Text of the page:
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cone 6 beige recipe

updated tue 30 apr 96 on tue 23 apr 96

Hello all,

I've benefited from the recipes and advise you all have given, and I have a
successful cone 6 glaze to share. It is from (of all places) a Reader's
Digest craft book. It is a nice fat cream to beige glaze. Glossy but not
garish. Breaks to reddish brown where thin. If your clay body has much iron
in it, the reddish breaking is quite pronounced, with speckles. I use it on
white stoneware up to cone 7, and sometimes on porcelain, (though on
porcelain it is less earthy looking). It is a nice neutral earth tone.
Stores well, coats well. Well behaved and forgiving. Dark slips used
underneath will show through. BTW, it does not add up to 100.

Cream-breaking Red Cone 6

Gerstley Borate..........35
Kona F-4 Feldspar.... 15
Whiting................... 10
Barium Carb............ 5 (I substitute Strontium 3.75)
Flint ...................... 10
Tin oxide............... 13
Red Iron Oxide...... 2

I've fired it as low as 5 and as high as 7.

Candice Roeder
Under cloudy Michigan skies

Jeremy/Bonnie Hellman on wed 24 apr 96

Howdy all. I've used the Reader's Digest Crafts Book Cream Breaking Red for
years on a variety of stoneware and porcelain clays--always with great
success. I use the barium carbonate because there isn't a whole lot of it.
On white clays including porcelain, if you apply the glaze thickly, it is a
warm cream color with no red, but a hint of dark variations rather than a
bathroom tile look. The surface is quite smooth. Hard to describe but quite
attractive. Also nice on textured surfaces. Bonnie
>Cream-breaking Red Cone 6
>Gerstley Borate..........35
>Kona F-4 Feldspar.... 15
>Whiting................... 10
>Barium Carb............ 5 (I substitute Strontium 3.75)
>Flint ...................... 10
>Tin oxide............... 13
>Red Iron Oxide...... 2
>I've fired it as low as 5 and as high as 7.
>Candice Roeder
>Under cloudy Michigan skies

Ron Roy on wed 24 apr 96

Just a word of caution re the Cone 6 beige recipe using 5 Barium Carb.

I assume I am working with a full deck even though the recipe only totals 90.

When I calculate this glaze and compare it to all three sets of limit
formulas I use - with B2O3 in and out of unity - the answer is allways the
same - In theory this is a low fire glaze (08 at best.) At cone 6 it has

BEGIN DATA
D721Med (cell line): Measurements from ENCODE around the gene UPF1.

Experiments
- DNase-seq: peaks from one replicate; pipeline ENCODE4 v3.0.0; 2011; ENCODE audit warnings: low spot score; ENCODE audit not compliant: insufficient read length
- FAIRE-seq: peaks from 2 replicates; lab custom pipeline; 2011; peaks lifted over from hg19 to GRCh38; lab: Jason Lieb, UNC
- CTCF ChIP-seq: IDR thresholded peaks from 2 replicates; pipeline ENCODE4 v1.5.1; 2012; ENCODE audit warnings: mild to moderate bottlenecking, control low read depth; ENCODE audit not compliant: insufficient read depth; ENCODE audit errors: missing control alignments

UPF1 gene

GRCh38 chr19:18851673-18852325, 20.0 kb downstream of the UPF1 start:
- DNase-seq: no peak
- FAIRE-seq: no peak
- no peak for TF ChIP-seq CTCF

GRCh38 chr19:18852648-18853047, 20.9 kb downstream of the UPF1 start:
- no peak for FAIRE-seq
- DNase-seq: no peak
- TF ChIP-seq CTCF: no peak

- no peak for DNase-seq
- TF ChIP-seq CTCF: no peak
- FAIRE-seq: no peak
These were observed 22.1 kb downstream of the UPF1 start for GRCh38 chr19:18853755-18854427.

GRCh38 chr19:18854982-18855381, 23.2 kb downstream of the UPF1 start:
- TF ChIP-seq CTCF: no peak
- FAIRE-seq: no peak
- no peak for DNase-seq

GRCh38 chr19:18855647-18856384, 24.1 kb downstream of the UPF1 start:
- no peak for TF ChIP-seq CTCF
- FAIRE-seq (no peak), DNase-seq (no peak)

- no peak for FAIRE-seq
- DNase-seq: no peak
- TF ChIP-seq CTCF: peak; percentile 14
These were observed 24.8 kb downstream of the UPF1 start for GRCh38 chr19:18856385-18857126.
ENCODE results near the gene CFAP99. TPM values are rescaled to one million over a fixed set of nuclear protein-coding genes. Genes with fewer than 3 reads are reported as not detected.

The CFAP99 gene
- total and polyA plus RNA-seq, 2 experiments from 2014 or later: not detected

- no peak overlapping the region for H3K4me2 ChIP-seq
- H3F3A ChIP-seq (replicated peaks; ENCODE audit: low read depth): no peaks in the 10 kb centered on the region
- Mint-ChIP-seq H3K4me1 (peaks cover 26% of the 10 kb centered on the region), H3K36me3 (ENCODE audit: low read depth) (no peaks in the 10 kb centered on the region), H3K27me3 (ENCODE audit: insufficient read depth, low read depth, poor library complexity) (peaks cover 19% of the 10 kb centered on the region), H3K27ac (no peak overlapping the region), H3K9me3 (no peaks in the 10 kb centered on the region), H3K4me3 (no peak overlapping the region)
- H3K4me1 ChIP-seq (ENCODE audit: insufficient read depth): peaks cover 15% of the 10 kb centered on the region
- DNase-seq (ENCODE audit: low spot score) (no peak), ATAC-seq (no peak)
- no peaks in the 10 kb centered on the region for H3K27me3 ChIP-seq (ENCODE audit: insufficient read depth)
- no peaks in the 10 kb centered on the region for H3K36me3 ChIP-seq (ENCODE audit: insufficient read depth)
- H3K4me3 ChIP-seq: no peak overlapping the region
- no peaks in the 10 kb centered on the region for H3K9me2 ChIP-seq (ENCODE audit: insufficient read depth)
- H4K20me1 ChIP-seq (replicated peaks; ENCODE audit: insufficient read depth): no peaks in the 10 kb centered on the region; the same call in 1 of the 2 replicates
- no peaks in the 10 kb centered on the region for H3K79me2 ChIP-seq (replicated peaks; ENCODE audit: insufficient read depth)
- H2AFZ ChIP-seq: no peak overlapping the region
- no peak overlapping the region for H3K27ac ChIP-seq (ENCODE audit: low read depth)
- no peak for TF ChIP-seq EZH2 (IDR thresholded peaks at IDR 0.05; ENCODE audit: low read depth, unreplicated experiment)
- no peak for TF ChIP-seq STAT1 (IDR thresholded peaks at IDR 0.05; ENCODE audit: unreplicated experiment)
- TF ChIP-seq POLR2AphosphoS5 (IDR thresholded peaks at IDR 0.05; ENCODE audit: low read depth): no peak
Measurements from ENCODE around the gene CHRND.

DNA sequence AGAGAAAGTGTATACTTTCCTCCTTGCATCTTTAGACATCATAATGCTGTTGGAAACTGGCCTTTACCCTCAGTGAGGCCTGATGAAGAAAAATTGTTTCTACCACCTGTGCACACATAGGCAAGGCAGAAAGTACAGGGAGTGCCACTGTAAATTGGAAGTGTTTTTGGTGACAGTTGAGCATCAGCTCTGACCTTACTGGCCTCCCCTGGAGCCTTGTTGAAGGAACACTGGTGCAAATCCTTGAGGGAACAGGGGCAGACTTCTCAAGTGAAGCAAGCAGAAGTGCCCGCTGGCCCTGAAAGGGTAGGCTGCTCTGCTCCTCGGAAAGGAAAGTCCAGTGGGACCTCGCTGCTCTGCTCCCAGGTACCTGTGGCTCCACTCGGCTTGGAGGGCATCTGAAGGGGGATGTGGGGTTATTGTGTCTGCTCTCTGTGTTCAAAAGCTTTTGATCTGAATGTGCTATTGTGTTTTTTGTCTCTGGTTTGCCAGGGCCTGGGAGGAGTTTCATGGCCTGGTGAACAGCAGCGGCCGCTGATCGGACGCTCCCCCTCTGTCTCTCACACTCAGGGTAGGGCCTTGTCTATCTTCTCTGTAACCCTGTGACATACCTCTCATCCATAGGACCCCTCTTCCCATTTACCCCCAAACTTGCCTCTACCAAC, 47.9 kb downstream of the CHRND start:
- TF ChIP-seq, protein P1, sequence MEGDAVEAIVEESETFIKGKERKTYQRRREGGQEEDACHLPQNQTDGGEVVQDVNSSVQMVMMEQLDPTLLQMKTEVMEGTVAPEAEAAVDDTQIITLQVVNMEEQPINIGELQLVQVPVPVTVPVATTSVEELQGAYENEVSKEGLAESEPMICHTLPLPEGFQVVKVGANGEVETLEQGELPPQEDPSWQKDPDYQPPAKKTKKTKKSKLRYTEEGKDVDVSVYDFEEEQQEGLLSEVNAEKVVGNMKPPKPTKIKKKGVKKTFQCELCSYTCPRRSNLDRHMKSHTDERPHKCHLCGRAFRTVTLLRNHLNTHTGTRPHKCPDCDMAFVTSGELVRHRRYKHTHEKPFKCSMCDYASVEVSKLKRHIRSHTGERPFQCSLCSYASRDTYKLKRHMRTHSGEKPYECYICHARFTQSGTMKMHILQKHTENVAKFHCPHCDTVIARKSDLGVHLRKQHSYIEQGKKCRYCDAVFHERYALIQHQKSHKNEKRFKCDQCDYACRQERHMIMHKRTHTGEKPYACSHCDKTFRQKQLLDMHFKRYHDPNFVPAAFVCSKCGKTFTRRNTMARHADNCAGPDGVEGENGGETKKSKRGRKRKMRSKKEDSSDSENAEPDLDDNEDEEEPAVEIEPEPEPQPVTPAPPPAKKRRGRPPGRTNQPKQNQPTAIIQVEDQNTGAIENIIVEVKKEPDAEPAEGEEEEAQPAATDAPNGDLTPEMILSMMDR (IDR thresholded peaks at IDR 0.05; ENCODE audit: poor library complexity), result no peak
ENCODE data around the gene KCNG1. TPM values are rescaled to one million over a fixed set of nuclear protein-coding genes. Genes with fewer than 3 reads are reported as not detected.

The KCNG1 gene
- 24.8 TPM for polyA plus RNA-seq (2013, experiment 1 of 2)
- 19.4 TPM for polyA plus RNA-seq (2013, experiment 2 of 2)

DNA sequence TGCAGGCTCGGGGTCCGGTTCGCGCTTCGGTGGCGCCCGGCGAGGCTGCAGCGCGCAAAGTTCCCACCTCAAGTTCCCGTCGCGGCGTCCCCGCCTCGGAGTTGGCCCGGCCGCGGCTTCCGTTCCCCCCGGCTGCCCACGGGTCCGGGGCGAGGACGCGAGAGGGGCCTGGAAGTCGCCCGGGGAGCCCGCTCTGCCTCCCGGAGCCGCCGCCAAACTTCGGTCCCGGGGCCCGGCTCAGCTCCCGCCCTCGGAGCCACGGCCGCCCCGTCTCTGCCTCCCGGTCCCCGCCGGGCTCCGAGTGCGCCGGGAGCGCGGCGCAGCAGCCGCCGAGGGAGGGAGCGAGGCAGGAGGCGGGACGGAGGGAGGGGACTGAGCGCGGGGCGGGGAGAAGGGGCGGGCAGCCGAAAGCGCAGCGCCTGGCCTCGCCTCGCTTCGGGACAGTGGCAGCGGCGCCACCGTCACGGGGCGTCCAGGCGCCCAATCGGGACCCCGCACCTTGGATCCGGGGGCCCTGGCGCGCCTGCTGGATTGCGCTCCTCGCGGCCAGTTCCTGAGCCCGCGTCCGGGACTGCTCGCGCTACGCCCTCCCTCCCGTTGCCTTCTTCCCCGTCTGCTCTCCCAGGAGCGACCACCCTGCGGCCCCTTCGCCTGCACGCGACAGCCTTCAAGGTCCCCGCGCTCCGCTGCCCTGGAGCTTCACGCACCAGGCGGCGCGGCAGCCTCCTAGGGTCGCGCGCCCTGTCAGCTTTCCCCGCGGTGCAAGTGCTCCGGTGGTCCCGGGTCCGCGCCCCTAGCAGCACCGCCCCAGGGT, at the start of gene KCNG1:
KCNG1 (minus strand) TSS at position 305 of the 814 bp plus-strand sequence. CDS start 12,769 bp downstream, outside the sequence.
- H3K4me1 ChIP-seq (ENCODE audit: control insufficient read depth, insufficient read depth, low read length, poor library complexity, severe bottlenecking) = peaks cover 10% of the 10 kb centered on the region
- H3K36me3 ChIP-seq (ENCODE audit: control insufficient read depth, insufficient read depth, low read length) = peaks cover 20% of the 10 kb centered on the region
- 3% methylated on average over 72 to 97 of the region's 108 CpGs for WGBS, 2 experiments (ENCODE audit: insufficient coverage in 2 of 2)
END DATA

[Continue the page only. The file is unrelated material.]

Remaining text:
less then half the alumina and silica needed for a stable glaze at that

Strontium is the better - by far in this case. In fact I am so sure that
significant amouts of barium will leach I will bet the cost of testing on
this one. If this glaze is to be used on ANY conceivable food bearing
surface - Substitute strontiumat 3.75 as recommended in the first post.

Wanna see a what happens to an inferior glaze in the dish washer - put a
tile with this glaze on - leave it in the dishwasher - keep one out to
compare - let us know how long it takes to start showing erosion. Doesn't
matter which version.

One of the reasons unbalanced glazes like this are so attrative is: when
there is more flux than needed for melting the silica and alumina in the
glaze, the flux starts "looking" for something to melt - that something is
the clay (mostly the silica part of clay) it is on. Most of us like that
effect (breaking on edges etc.) - which comes more naturally in hi fire
reduction. One of the reasons glaze calculation is so important for us is -
we can see this sort of thing much better using the molecular formula and
then adjust our glazes to either get more or less of the effects we want.

Ron Roy, Toronto, Canada on wed 24 apr 96


I posted a recipe for Cream Breaking Red. I neglected to state that it is an
oxidation glaze. I have fired it in the electric kiln at cone 6 as well as
cone 7, standard Orton cones. ( I have tested it in a reduction kiln and it
comes out brown) In oxidation it is cream...breaking reddish brown (hence
the glaze name).

Sorry I omitted that bit of info.

Candice Roeder